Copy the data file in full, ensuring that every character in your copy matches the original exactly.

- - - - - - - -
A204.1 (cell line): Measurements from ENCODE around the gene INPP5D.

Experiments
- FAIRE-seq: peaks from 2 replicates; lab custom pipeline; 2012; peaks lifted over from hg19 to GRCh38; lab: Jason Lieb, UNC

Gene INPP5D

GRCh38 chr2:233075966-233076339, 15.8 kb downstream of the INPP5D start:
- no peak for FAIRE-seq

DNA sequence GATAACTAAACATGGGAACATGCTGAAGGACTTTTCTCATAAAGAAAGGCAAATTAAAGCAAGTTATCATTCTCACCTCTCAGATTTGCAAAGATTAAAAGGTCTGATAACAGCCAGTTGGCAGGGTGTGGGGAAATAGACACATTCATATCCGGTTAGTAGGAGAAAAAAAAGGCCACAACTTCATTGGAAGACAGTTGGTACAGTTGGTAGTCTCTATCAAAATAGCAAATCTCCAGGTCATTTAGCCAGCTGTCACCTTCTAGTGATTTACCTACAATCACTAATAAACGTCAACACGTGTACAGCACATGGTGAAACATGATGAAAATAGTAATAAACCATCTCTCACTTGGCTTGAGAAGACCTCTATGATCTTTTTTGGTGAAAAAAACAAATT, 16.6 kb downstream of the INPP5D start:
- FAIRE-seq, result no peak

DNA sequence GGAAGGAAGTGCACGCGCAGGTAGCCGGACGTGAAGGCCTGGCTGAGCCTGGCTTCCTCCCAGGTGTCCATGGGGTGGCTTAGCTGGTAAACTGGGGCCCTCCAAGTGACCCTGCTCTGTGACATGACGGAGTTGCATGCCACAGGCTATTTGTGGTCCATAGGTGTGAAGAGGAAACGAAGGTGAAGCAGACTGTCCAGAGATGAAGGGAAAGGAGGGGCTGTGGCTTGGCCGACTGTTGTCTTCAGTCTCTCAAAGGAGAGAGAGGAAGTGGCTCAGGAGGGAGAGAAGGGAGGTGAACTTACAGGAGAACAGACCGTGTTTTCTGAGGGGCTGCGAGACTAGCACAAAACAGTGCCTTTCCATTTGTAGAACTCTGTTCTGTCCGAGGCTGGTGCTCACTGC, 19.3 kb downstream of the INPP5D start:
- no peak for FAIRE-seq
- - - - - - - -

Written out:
A204.1 (cell line): Measurements from ENCODE around the gene INPP5D.

Experiments
- FAIRE-seq: peaks from 2 replicates; lab custom pipeline; 2012; peaks lifted over from hg19 to GRCh38; lab: Jason Lieb, UNC

Gene INPP5D

GRCh38 chr2:233075966-233076339, 15.8 kb downstream of the INPP5D start:
- no peak for FAIRE-seq

DNA sequence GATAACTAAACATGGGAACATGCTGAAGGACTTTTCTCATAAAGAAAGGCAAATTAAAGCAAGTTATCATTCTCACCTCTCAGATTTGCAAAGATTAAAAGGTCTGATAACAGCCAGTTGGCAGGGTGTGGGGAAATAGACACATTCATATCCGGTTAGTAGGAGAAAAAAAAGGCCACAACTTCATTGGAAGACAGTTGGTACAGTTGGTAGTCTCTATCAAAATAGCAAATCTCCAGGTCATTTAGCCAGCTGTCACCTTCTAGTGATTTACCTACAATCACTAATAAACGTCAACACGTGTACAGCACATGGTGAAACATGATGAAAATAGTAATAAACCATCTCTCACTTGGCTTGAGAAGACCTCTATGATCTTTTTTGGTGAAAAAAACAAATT, 16.6 kb downstream of the INPP5D start:
- FAIRE-seq, result no peak

DNA sequence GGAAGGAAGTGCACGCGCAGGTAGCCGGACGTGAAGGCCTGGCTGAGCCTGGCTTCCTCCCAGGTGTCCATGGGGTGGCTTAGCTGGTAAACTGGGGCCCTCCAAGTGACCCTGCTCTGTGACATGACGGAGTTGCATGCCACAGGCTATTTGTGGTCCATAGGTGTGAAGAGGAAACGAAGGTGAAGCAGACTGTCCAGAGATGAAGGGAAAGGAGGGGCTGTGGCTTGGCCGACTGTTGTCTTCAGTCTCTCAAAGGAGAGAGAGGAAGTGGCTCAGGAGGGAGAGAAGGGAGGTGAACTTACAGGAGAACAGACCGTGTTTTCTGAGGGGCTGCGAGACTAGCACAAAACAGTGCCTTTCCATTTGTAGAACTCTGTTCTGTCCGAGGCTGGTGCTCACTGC, 19.3 kb downstream of the INPP5D start:
- no peak for FAIRE-seq